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A federal jury in Charleston, South Carolina has sentenced Dylann Roof, 22, to execution for the horrific crime of murdering nine in an assault on the Emanuel African Methodist Episcopal Church, one of oldest and most historically rich A.M.E. congregations in the United States. As reported by MSNBC, Roof is the first person charged with hate crimes to get the federal death penalty.

According to Alex Blinder and Kevin Sack at the New York Times:

The jury of nine whites and three blacks, who last month found Mr. Roof guilty of 33 counts for the attack at Emanuel African Methodist Episcopal Church in downtown Charleston, S.C., returned their unanimous verdict after about three hours of deliberations in the penalty phase of a heart-rending and often legally confounding trial. He showed no emotion as the verdict was read.

The guilt of Mr. Roof, who coolly confessed to the killings and then justified them without remorse in a jailhouse manifesto, was never in serious doubt during the first phase of the proceedings in Federal District Court in December. By the time the jurors began their deliberations on his sentence, it seemed inevitable that they would lean toward death, not only because of the heinous nature of the crimes but because Mr. Roof, 22, insisted on denying any psychological incapacity, called no witnesses, presented no evidence in his defense and mostly sidelined his court-appointed lawyers.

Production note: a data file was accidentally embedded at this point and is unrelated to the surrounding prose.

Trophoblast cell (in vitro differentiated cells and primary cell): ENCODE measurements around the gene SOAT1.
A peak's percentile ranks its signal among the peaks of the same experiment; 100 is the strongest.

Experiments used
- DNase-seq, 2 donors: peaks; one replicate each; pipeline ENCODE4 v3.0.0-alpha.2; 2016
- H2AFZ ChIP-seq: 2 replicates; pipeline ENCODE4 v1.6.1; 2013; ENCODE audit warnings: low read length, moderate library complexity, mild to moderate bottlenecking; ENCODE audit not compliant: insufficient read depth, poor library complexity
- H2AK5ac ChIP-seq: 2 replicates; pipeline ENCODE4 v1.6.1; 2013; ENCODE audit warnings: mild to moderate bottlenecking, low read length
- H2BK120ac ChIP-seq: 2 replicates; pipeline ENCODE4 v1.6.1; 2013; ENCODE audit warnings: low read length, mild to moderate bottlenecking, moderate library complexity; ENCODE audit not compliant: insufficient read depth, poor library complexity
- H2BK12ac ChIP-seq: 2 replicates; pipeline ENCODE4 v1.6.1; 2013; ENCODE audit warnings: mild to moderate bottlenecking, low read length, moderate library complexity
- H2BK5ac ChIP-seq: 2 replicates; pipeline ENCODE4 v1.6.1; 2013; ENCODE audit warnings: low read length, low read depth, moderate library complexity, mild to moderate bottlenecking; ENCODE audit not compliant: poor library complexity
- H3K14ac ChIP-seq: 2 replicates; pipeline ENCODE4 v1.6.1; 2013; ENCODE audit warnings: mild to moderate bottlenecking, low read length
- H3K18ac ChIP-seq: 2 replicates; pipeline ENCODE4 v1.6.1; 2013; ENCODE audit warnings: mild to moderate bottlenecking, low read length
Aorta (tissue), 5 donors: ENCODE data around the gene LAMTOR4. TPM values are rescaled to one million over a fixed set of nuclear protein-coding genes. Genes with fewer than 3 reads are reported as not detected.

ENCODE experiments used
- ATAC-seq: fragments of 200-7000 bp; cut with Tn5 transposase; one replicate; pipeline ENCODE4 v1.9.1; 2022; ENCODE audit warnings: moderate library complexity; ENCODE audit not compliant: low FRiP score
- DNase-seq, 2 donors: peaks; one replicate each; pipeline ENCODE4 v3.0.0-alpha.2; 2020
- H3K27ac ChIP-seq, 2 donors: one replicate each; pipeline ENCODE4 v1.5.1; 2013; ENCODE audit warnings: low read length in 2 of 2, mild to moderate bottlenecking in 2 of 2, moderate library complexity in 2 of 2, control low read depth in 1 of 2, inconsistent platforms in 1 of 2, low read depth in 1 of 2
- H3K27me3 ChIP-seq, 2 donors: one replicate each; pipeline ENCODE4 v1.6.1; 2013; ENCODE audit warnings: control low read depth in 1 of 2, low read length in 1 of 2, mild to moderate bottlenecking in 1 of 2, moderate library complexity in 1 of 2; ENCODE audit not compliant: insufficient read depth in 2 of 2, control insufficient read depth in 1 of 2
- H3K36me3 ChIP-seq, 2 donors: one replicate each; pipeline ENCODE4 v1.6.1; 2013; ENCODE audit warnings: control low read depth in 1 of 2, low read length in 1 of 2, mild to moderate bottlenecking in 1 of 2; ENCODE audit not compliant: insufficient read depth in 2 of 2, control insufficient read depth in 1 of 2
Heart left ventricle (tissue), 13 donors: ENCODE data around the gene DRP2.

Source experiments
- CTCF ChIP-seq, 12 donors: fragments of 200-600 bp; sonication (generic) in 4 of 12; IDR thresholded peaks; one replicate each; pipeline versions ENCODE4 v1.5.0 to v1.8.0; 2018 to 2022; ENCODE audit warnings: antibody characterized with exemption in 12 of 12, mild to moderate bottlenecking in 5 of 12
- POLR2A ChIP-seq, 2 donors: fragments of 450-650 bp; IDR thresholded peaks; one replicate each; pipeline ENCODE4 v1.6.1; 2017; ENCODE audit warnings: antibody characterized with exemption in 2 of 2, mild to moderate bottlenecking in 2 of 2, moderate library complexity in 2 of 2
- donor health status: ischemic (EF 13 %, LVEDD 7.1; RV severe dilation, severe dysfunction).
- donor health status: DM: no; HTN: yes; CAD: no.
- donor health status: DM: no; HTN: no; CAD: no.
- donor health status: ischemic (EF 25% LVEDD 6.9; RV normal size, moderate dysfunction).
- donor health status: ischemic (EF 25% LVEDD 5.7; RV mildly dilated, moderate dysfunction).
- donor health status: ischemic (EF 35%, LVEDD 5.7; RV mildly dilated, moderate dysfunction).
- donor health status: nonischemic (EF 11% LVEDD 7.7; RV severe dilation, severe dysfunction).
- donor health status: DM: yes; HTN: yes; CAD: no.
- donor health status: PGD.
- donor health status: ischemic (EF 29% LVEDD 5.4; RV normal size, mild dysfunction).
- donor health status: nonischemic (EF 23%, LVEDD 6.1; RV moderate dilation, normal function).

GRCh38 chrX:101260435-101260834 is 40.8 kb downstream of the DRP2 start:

Since the massacre on June 17, 2015, Roof has shown no remorse for his crimes, telling the jury in his closing arguments that “In my confession to the FBI I told them that I had to do it, and obviously that’s not really true. ... I didn’t have to do anything...But what I meant when I said that was, I felt like I had to do it, and I still do feel like I had to do it.”

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Despite being found guilty on counts of hate crimes resulting in death and sentenced to federal execution, criminal justice journalist Maurice Chamma reminds us at the Marshall Project that the federal government is currently unable to carry out executions:

Since 2010, the federal government has been unable to carry out executions, creating a de facto moratorium, and the reason may read as familiar; the federal government has had the same problems finding lethal injection drugs as many state prison systems. They still have not formalized a new lethal injection protocol.

In addition to any hold-up caused by reevaluating protocol, Roof is also likely to appeal the jury’s decision.